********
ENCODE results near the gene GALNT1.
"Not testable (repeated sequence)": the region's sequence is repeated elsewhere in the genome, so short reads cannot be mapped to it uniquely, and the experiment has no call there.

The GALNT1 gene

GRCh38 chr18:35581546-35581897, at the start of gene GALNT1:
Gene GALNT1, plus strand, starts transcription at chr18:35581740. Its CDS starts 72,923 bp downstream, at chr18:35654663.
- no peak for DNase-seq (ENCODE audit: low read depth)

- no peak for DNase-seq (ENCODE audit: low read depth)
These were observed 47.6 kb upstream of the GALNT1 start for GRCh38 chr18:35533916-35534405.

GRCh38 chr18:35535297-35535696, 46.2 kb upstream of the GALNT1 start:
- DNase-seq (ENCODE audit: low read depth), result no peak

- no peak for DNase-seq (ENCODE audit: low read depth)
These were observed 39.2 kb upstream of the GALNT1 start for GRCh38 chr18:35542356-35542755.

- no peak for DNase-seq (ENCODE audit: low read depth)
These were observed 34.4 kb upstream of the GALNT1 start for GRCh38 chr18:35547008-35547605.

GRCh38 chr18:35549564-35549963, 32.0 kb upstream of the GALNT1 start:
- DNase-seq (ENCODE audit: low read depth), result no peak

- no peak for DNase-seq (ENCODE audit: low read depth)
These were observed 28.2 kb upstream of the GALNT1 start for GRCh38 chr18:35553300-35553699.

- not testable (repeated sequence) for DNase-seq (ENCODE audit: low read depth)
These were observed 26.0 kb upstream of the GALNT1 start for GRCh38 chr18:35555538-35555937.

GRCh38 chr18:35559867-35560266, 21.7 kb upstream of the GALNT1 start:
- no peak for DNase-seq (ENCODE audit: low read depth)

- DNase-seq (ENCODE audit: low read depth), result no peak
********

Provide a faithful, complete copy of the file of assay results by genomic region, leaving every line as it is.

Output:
ENCODE results near the gene GALNT1.
"Not testable (repeated sequence)": the region's sequence is repeated elsewhere in the genome, so short reads cannot be mapped to it uniquely, and the experiment has no call there.

The GALNT1 gene

GRCh38 chr18:35581546-35581897, at the start of gene GALNT1:
Gene GALNT1, plus strand, starts transcription at chr18:35581740. Its CDS starts 72,923 bp downstream, at chr18:35654663.
- no peak for DNase-seq (ENCODE audit: low read depth)

- no peak for DNase-seq (ENCODE audit: low read depth)
These were observed 47.6 kb upstream of the GALNT1 start for GRCh38 chr18:35533916-35534405.

GRCh38 chr18:35535297-35535696, 46.2 kb upstream of the GALNT1 start:
- DNase-seq (ENCODE audit: low read depth), result no peak

- no peak for DNase-seq (ENCODE audit: low read depth)
These were observed 39.2 kb upstream of the GALNT1 start for GRCh38 chr18:35542356-35542755.

- no peak for DNase-seq (ENCODE audit: low read depth)
These were observed 34.4 kb upstream of the GALNT1 start for GRCh38 chr18:35547008-35547605.

GRCh38 chr18:35549564-35549963, 32.0 kb upstream of the GALNT1 start:
- DNase-seq (ENCODE audit: low read depth), result no peak

- no peak for DNase-seq (ENCODE audit: low read depth)
These were observed 28.2 kb upstream of the GALNT1 start for GRCh38 chr18:35553300-35553699.

- not testable (repeated sequence) for DNase-seq (ENCODE audit: low read depth)
These were observed 26.0 kb upstream of the GALNT1 start for GRCh38 chr18:35555538-35555937.

GRCh38 chr18:35559867-35560266, 21.7 kb upstream of the GALNT1 start:
- no peak for DNase-seq (ENCODE audit: low read depth)

- DNase-seq (ENCODE audit: low read depth), result no peak